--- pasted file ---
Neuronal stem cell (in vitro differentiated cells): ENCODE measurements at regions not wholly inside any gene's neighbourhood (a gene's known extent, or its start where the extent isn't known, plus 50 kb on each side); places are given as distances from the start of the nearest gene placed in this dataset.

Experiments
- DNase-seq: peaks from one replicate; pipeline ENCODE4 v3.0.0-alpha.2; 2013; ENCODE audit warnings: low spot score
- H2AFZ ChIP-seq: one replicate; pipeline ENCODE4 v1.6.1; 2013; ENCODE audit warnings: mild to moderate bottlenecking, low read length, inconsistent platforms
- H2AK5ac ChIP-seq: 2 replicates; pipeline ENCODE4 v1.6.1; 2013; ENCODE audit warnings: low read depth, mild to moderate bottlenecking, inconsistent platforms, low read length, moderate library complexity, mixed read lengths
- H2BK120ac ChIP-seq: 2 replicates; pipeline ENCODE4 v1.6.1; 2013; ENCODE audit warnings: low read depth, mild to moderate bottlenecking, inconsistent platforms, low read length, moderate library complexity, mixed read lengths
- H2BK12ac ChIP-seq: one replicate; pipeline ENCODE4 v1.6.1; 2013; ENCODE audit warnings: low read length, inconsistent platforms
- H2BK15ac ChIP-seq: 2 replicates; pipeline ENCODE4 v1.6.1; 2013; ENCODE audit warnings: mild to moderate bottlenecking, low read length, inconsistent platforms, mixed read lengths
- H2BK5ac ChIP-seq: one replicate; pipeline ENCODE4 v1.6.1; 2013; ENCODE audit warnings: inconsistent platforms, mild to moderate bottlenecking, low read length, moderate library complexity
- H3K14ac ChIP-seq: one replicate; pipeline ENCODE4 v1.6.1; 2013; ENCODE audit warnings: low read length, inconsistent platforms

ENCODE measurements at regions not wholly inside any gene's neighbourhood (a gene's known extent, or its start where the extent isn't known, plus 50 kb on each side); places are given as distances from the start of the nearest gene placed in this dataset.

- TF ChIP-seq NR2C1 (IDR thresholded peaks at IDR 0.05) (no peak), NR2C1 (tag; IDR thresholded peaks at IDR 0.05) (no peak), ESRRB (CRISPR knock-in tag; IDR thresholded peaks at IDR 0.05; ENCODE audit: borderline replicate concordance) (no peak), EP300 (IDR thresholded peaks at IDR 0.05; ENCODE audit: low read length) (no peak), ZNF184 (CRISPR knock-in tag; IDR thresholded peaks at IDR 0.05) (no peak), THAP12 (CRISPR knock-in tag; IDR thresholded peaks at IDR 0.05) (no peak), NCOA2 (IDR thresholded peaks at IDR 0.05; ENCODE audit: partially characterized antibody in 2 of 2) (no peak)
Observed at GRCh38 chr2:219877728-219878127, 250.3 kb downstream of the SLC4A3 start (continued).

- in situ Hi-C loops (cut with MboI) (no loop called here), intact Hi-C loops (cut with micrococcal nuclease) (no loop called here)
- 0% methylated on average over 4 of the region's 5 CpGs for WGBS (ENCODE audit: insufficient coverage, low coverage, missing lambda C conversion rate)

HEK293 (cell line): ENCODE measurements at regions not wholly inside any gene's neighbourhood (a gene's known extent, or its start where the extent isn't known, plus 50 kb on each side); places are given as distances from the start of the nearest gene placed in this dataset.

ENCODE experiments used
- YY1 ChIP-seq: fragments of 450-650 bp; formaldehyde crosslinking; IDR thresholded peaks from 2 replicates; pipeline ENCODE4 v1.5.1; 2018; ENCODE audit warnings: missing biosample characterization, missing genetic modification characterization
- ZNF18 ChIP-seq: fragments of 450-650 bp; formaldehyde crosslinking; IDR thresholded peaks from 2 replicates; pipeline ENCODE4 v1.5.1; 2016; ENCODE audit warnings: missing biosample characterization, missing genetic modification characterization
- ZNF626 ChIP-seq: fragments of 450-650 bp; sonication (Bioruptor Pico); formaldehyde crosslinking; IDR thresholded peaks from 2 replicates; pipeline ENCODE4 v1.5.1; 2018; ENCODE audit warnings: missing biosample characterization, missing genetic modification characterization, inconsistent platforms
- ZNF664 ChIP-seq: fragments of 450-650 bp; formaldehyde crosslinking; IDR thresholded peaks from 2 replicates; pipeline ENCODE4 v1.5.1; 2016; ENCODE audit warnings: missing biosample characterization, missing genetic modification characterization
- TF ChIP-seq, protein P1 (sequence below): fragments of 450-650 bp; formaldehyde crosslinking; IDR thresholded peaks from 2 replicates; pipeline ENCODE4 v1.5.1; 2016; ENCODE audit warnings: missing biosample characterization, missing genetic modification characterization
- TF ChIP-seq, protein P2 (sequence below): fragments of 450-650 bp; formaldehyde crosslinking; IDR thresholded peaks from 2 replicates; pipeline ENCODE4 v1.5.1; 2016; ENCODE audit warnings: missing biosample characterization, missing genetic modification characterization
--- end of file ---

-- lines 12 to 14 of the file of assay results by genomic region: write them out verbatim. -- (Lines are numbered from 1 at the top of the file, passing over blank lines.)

- TF ChIP-seq NR2C1 (IDR thresholded peaks at IDR 0.05) (no peak), NR2C1 (tag; IDR thresholded peaks at IDR 0.05) (no peak), ESRRB (CRISPR knock-in tag; IDR thresholded peaks at IDR 0.05; ENCODE audit: borderline replicate concordance) (no peak), EP300 (IDR thresholded peaks at IDR 0.05; ENCODE audit: low read length) (no peak), ZNF184 (CRISPR knock-in tag; IDR thresholded peaks at IDR 0.05) (no peak), THAP12 (CRISPR knock-in tag; IDR thresholded peaks at IDR 0.05) (no peak), NCOA2 (IDR thresholded peaks at IDR 0.05; ENCODE audit: partially characterized antibody in 2 of 2) (no peak)
Observed at GRCh38 chr2:219877728-219878127, 250.3 kb downstream of the SLC4A3 start (continued).

- in situ Hi-C loops (cut with MboI) (no loop called here), intact Hi-C loops (cut with micrococcal nuclease) (no loop called here)